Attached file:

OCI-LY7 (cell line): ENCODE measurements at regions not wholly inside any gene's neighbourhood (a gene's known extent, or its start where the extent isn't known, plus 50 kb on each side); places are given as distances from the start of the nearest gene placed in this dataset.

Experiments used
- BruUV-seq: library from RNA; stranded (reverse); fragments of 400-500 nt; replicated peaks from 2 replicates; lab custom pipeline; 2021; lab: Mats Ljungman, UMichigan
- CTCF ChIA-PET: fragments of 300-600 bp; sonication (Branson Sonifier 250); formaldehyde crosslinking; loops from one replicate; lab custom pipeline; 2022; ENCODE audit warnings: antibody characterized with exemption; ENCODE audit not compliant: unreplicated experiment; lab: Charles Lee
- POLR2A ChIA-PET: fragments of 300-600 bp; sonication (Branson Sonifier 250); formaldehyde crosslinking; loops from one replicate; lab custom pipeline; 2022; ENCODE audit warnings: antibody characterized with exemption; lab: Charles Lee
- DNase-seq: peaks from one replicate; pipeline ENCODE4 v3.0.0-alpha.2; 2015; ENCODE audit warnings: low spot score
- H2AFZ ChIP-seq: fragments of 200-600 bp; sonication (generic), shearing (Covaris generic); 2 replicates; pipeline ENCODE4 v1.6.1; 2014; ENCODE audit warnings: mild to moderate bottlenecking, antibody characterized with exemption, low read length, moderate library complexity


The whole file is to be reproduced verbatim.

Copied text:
OCI-LY7 (cell line): ENCODE measurements at regions not wholly inside any gene's neighbourhood (a gene's known extent, or its start where the extent isn't known, plus 50 kb on each side); places are given as distances from the start of the nearest gene placed in this dataset.

Experiments used
- BruUV-seq: library from RNA; stranded (reverse); fragments of 400-500 nt; replicated peaks from 2 replicates; lab custom pipeline; 2021; lab: Mats Ljungman, UMichigan
- CTCF ChIA-PET: fragments of 300-600 bp; sonication (Branson Sonifier 250); formaldehyde crosslinking; loops from one replicate; lab custom pipeline; 2022; ENCODE audit warnings: antibody characterized with exemption; ENCODE audit not compliant: unreplicated experiment; lab: Charles Lee
- POLR2A ChIA-PET: fragments of 300-600 bp; sonication (Branson Sonifier 250); formaldehyde crosslinking; loops from one replicate; lab custom pipeline; 2022; ENCODE audit warnings: antibody characterized with exemption; lab: Charles Lee
- DNase-seq: peaks from one replicate; pipeline ENCODE4 v3.0.0-alpha.2; 2015; ENCODE audit warnings: low spot score
- H2AFZ ChIP-seq: fragments of 200-600 bp; sonication (generic), shearing (Covaris generic); 2 replicates; pipeline ENCODE4 v1.6.1; 2014; ENCODE audit warnings: mild to moderate bottlenecking, antibody characterized with exemption, low read length, moderate library complexity